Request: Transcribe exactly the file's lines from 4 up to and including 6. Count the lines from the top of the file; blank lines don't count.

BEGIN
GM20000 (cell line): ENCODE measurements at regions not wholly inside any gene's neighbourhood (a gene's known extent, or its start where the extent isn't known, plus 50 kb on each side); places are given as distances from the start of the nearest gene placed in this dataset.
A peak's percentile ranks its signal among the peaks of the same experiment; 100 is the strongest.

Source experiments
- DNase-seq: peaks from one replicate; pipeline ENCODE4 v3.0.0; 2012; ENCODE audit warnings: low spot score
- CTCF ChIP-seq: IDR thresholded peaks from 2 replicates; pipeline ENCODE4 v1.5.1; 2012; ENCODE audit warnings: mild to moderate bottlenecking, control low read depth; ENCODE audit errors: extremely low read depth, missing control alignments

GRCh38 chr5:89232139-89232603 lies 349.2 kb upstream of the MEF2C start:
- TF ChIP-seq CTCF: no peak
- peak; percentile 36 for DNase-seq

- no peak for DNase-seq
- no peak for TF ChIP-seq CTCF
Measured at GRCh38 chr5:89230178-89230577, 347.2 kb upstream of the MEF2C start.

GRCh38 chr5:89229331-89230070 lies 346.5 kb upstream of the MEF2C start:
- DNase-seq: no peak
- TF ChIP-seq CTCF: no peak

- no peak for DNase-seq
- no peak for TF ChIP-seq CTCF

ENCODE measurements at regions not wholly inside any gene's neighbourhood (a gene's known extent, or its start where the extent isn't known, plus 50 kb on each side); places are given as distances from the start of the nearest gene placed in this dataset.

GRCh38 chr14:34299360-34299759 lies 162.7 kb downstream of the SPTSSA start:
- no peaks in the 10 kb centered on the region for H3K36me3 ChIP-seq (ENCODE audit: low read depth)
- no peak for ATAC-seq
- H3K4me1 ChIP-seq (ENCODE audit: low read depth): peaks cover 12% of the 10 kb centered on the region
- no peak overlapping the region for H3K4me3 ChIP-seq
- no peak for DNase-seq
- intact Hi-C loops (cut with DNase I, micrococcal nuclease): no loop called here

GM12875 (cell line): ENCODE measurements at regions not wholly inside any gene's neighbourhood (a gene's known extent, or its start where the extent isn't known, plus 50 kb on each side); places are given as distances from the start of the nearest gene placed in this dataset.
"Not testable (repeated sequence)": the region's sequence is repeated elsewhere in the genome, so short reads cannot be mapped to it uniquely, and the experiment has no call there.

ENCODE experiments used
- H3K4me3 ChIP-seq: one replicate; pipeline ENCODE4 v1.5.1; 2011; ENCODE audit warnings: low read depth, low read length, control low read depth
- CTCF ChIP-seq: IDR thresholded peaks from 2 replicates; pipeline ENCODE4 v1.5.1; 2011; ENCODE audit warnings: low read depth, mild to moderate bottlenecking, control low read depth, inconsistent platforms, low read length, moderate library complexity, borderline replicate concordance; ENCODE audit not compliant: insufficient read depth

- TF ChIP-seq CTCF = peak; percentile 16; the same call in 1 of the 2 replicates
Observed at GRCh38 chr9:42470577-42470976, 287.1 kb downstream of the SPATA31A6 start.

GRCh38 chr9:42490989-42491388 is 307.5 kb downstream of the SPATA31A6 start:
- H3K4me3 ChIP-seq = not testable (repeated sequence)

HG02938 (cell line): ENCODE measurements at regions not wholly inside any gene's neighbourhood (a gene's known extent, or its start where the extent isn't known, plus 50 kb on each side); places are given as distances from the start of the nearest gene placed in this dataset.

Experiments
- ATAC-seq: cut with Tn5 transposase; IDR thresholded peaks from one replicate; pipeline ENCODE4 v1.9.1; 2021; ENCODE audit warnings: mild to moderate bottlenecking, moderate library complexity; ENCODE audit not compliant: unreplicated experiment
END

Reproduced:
- DNase-seq: peaks from one replicate; pipeline ENCODE4 v3.0.0; 2012; ENCODE audit warnings: low spot score
- CTCF ChIP-seq: IDR thresholded peaks from 2 replicates; pipeline ENCODE4 v1.5.1; 2012; ENCODE audit warnings: mild to moderate bottlenecking, control low read depth; ENCODE audit errors: extremely low read depth, missing control alignments

GRCh38 chr5:89232139-89232603 lies 349.2 kb upstream of the MEF2C start: